TRENTON – Acting Attorney General John J. Hoffman announced that a financial advisor from West Orange was sentenced to prison today for stealing nearly $1 million from two elderly clients – a professor and a medical doctor who are brothers.
Randy Schneider, 44, of West Orange, was sentenced to six years in state prison by Superior Court Judge Stuart A. Minkowitz in Morris County. He pleaded guilty on Dec. 12 to a second-degree charge of theft by unlawful taking. Under the plea agreement, Schneider executed a consent judgment to pay full restitution to his victims. Deputy Attorney General Janet Bosi handled the sentencing for the Division of Criminal Justice Financial & Computer Crimes Bureau.
Schneider worked as a broker for Oppenheimer & Co., Inc., in Florham Park from January 2002 through October 2011, when the firm fired him after discovering he had misappropriated checks from one of the two victims. He previously was licensed by the state as a registered representative of the firm, but his state license was revoked by the Bureau of Securities.
An investigation by the Division of Criminal Justice revealed that between 2004 and 2011, Schneider stole more than $900,000 from an elderly professor by stealing cash, interest from bearer bond coupons, and bonds belonging to him. Schneider stole the money and bonds from the client’s investment account at Oppenheimer, which Schneider handled. He stole an additional $20,000 in the same manner from that client’s younger brother, a medical doctor who also was a client at Oppenheimer. Schneider deposited bonds and proceeds from the bonds into his own accounts.
Schneider also pleaded guilty on Dec. 12 to third-degree charges of theft by unlawful taking and theft by deception filed by the Essex County Prosecutor’s Office for separate incidents that occurred after he was fired by Oppenheimer. Schneider stole $11,000 worth of jewelry from an ex-girlfriend and pawned it. In addition, he stole $26,000 from a bank by opening a new account with a fraudulent check and withdrawing the funds before the bank discovered his fraud. Judge Minkowitz sentenced Schneider to three years in prison for each of those charges, with the sentences to be served concurrently with the six-year sentence.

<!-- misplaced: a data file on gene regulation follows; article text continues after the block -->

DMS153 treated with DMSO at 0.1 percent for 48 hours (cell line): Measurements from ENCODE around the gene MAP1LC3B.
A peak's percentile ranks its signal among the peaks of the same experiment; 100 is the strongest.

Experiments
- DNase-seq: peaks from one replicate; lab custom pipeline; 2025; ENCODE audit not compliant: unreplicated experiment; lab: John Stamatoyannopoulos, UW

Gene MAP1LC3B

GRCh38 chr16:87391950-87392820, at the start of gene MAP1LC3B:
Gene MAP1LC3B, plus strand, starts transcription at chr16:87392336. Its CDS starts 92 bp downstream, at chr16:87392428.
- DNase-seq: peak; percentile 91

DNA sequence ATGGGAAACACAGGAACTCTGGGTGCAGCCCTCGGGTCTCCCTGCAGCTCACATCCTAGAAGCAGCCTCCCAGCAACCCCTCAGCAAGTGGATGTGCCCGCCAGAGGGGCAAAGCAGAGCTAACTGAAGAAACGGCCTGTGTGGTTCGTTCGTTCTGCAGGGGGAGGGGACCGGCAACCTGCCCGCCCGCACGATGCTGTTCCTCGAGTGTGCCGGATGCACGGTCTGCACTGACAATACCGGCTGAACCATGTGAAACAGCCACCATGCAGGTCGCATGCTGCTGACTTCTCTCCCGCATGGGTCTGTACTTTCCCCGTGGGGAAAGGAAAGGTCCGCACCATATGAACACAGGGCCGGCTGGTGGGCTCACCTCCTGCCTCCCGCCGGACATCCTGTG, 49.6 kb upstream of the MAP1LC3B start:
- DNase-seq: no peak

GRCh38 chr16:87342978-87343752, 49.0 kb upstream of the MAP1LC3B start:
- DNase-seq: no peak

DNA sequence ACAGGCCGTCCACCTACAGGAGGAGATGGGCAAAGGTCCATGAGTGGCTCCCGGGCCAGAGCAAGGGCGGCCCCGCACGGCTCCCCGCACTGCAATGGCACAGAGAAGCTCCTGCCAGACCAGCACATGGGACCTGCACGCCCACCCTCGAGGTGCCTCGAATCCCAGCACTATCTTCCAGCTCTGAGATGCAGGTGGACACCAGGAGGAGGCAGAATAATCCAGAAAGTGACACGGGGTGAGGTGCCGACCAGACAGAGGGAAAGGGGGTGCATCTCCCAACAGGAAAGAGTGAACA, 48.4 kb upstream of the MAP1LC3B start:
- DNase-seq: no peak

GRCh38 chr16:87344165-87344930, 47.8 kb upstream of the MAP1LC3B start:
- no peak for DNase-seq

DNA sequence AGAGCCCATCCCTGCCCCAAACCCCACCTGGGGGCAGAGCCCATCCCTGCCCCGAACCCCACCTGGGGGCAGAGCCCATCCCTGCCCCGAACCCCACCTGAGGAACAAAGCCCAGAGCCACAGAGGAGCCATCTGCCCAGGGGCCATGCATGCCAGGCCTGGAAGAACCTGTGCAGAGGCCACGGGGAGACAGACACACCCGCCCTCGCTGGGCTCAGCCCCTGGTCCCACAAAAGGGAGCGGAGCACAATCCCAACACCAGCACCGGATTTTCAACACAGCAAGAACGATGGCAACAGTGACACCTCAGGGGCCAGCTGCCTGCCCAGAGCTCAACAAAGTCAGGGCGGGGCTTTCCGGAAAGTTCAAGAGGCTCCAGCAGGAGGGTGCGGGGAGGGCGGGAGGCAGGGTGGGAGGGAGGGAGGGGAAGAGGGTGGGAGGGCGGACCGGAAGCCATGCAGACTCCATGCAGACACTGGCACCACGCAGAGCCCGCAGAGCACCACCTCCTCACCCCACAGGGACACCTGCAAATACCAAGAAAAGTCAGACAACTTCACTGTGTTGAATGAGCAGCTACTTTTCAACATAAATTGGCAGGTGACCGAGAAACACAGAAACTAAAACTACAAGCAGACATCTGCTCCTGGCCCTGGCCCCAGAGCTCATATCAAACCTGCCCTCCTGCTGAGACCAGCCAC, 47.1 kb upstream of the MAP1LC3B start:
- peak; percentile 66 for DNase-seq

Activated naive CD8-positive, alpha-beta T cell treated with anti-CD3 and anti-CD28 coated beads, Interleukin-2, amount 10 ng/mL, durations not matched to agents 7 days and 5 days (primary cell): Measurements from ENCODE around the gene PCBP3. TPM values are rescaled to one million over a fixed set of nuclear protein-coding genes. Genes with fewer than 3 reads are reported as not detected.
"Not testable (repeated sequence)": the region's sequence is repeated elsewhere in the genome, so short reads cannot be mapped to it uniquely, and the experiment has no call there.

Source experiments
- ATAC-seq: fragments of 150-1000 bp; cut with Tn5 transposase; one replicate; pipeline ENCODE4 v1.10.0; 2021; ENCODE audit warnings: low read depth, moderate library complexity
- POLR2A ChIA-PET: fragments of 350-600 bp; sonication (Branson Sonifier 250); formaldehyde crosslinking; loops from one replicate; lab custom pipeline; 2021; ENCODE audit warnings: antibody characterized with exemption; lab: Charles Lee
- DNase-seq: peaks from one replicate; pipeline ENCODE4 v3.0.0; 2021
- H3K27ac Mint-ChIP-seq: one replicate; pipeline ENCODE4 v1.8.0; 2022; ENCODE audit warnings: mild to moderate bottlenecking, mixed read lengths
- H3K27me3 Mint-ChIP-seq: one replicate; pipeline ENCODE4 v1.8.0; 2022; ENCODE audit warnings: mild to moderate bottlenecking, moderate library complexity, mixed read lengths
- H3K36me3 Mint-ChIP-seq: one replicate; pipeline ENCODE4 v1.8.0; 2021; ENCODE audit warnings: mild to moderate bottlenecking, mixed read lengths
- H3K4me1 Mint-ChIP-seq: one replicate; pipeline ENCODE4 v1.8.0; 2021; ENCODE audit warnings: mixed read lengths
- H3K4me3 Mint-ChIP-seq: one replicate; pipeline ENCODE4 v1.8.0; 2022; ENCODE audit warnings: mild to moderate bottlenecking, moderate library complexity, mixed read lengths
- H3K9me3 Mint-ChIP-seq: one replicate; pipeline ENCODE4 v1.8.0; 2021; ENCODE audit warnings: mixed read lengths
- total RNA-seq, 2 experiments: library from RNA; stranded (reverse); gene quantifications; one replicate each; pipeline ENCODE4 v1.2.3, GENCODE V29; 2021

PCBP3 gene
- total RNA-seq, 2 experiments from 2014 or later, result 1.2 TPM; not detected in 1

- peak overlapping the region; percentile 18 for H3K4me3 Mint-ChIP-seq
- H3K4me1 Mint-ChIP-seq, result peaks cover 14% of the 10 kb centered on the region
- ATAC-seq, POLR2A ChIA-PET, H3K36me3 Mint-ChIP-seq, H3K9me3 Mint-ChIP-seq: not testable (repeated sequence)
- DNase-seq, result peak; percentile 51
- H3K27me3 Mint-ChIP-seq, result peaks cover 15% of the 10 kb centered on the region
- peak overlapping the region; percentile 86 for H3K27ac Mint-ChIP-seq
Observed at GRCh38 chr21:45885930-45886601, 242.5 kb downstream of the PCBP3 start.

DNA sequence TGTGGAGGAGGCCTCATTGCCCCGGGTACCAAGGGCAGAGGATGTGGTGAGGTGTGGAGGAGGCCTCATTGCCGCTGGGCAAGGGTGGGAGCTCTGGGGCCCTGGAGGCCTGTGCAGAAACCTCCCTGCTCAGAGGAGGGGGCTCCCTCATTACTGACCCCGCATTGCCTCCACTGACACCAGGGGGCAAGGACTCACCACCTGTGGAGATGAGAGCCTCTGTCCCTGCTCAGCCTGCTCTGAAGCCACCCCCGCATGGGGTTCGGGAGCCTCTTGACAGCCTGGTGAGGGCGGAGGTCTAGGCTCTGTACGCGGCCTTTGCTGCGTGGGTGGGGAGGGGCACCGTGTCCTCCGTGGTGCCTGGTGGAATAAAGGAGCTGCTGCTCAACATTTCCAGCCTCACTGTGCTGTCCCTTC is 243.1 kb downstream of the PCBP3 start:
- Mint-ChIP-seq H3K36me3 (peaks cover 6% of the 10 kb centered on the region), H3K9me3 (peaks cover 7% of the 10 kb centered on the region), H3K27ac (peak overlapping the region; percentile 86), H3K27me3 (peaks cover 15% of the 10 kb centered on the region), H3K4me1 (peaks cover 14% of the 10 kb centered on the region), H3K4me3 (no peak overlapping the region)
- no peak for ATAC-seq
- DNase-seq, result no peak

“This defendant is a common thief in a business suit,” said Acting Attorney General Hoffman. “By stealing upwards of a million dollars from two vulnerable and trusting clients, he proved that a prison jumpsuit is the more appropriate attire for him.”
“By sending white collar criminals like Schneider to prison, we’re working to safeguard the investments of New Jersey residents, who count on their savings to pay for their children’s education and their own retirements,” said Director Elie Honig of the Division of Criminal Justice. “We urge investors who believe that they have been defrauded by a broker to contact the Division of Criminal Justice or the Bureau of Securities.”
Detective Abraham Aquino and former Assistant Attorney General John Krayniak conducted the investigation for the Division of Criminal Justice Financial & Computer Crimes Bureau. The criminal investigation began with a referral from the New Jersey Bureau of Securities. Investigator Thomas Della Torre investigated the matter for the Bureau of Securities.
Acting Attorney General Hoffman and Director Honig noted that the Division of Criminal Justice has a confidential, toll-free tipline for the public to report financial fraud, corruption and other illegal activities: 1-866-TIPS-4CJ (1-866-847-7425). The public also can log on to the Division Web site at www.njdcj.org to report suspected wrongdoing confidentially. The Bureau of Securities can be contacted toll-free within New Jersey at 1-866-I-INVEST (1-866-446-8378) or from outside New Jersey at 973-504-3600. The Bureau's website is located at www.njsecurities.gov.